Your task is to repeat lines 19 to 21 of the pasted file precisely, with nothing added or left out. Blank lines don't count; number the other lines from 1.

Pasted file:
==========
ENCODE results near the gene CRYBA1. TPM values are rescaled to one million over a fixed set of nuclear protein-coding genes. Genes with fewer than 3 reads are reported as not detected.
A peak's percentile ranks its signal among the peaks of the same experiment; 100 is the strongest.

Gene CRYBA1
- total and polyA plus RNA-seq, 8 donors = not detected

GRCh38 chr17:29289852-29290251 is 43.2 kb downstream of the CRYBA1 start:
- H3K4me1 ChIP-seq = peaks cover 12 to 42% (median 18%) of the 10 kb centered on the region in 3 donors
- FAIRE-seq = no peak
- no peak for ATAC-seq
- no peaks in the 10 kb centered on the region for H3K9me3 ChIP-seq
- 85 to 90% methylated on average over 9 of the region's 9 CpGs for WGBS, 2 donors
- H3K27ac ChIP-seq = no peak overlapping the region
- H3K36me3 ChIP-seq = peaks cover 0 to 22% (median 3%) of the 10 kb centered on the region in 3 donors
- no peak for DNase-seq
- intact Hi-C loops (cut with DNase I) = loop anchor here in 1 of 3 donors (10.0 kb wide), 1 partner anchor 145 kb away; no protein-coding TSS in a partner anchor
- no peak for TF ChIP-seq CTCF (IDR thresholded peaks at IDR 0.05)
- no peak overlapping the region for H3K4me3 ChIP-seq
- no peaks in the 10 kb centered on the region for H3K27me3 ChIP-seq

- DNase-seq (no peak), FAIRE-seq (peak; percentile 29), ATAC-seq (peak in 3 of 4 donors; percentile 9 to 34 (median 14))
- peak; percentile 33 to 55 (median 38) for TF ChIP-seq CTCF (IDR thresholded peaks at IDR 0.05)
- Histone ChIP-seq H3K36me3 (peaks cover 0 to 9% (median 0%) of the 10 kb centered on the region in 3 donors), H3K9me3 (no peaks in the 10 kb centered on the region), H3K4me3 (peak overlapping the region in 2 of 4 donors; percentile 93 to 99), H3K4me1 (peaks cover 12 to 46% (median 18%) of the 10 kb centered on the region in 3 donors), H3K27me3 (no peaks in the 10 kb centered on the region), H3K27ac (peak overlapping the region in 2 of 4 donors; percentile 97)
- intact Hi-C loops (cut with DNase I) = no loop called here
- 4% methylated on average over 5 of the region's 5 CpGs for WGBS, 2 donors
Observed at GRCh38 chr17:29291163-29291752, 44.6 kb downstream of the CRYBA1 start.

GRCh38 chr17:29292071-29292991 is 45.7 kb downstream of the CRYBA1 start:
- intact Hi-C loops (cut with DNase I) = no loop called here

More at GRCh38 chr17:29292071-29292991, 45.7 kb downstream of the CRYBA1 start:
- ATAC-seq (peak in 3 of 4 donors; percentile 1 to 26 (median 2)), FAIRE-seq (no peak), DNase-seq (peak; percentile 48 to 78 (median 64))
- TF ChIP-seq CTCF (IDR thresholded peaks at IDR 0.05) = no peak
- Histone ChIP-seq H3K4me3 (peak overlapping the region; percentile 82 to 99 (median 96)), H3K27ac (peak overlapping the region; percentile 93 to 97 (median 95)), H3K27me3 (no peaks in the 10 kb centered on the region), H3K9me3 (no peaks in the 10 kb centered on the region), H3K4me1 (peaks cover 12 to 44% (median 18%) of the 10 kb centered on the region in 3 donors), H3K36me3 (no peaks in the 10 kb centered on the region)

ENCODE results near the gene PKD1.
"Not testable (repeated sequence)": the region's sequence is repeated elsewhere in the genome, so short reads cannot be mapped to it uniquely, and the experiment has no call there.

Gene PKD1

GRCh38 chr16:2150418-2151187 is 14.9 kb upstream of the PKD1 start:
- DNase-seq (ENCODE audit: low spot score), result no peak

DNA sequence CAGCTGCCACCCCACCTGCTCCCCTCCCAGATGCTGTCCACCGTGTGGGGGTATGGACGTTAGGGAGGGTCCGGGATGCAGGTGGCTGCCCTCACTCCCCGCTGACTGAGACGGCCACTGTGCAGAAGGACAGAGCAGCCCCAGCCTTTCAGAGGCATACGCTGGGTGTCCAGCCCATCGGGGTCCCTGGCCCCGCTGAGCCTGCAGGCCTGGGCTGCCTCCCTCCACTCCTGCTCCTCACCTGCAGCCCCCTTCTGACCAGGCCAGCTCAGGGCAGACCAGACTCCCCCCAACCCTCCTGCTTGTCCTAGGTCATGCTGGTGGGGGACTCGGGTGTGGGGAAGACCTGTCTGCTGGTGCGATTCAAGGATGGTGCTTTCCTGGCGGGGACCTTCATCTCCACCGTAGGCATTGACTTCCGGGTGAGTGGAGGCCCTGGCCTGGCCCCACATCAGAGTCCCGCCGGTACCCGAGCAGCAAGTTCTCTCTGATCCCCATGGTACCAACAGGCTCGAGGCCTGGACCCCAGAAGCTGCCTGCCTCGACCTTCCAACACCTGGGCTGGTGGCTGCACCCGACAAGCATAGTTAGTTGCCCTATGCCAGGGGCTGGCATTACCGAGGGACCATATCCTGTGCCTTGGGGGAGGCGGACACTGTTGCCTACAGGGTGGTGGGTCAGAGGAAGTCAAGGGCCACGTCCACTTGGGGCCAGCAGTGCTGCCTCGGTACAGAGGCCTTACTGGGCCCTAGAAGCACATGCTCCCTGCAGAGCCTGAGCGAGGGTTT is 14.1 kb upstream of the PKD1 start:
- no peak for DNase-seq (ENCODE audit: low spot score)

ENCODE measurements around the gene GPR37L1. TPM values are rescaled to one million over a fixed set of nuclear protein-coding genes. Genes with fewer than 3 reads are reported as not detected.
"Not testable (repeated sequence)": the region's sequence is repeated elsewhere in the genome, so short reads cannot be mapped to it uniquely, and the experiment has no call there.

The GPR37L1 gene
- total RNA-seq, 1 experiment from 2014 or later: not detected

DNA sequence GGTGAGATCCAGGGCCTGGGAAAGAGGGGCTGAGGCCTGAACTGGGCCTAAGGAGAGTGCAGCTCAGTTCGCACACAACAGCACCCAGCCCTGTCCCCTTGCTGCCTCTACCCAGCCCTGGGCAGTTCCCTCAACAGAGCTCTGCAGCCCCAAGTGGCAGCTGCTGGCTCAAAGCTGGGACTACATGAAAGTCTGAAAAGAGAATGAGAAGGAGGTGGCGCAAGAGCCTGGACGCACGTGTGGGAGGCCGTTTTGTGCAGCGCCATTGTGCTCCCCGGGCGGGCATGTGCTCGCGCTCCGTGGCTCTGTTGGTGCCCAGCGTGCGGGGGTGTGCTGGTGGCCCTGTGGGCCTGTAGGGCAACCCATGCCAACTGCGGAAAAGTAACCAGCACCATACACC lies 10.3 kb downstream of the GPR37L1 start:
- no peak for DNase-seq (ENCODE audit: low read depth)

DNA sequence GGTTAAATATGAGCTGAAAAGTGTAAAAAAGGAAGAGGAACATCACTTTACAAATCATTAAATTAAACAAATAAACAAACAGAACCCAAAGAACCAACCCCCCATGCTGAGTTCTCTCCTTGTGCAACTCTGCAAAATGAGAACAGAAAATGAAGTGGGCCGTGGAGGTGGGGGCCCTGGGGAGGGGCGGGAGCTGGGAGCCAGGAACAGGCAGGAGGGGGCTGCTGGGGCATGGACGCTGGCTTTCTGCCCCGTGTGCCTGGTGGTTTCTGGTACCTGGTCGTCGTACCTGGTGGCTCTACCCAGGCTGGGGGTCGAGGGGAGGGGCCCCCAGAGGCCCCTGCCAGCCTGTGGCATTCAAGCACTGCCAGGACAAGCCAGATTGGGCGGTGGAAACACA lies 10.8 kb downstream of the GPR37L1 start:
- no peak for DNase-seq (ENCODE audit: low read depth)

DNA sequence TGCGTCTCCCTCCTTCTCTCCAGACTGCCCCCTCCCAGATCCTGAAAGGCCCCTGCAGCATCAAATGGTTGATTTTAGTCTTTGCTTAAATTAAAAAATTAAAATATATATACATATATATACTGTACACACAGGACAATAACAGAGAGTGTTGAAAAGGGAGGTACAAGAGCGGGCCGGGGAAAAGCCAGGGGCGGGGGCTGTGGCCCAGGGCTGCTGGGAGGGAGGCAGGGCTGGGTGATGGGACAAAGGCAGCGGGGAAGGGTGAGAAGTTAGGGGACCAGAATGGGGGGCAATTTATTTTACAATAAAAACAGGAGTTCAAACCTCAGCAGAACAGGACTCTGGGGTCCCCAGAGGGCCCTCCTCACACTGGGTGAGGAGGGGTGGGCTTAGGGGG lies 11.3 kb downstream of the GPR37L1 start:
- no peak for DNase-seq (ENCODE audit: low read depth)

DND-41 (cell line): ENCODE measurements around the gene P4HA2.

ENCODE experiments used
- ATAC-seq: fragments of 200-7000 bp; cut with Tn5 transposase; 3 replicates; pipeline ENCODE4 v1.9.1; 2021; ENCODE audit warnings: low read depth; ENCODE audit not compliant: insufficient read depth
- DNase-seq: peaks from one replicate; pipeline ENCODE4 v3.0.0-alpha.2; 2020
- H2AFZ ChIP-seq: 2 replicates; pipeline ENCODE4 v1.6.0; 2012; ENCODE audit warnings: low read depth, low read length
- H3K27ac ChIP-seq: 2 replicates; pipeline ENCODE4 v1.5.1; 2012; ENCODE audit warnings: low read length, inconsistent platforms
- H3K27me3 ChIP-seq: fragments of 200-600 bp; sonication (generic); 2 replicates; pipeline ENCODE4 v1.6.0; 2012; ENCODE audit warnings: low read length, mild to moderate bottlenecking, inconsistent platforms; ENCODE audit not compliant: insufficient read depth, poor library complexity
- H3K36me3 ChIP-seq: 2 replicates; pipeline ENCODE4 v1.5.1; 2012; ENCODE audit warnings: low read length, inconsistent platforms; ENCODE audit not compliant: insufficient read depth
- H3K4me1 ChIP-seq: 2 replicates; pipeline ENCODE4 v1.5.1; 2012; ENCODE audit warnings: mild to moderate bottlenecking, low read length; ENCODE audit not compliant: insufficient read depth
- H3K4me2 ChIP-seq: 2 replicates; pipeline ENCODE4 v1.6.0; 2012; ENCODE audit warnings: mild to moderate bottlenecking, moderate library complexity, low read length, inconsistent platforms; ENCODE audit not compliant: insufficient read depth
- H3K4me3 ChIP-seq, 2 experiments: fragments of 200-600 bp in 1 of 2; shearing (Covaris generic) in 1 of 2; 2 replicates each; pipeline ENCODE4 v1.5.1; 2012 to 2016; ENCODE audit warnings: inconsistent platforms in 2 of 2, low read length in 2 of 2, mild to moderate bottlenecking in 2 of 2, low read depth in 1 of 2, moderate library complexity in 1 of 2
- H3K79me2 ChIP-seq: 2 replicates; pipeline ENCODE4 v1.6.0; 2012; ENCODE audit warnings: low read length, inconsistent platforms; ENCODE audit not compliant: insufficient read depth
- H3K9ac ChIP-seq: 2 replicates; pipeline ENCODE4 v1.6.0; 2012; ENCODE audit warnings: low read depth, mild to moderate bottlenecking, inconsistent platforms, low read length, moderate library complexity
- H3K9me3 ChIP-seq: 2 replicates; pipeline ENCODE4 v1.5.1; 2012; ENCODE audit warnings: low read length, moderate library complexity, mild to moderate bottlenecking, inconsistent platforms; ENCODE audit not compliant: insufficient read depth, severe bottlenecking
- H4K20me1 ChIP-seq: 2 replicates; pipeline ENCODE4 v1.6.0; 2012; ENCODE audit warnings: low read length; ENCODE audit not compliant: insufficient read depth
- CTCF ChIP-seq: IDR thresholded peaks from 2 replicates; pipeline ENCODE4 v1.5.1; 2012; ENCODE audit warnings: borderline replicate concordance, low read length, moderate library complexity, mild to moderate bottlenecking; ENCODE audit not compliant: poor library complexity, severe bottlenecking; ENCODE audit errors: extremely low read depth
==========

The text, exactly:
- peak; percentile 33 to 55 (median 38) for TF ChIP-seq CTCF (IDR thresholded peaks at IDR 0.05)
- Histone ChIP-seq H3K36me3 (peaks cover 0 to 9% (median 0%) of the 10 kb centered on the region in 3 donors), H3K9me3 (no peaks in the 10 kb centered on the region), H3K4me3 (peak overlapping the region in 2 of 4 donors; percentile 93 to 99), H3K4me1 (peaks cover 12 to 46% (median 18%) of the 10 kb centered on the region in 3 donors), H3K27me3 (no peaks in the 10 kb centered on the region), H3K27ac (peak overlapping the region in 2 of 4 donors; percentile 97)
- intact Hi-C loops (cut with DNase I) = no loop called here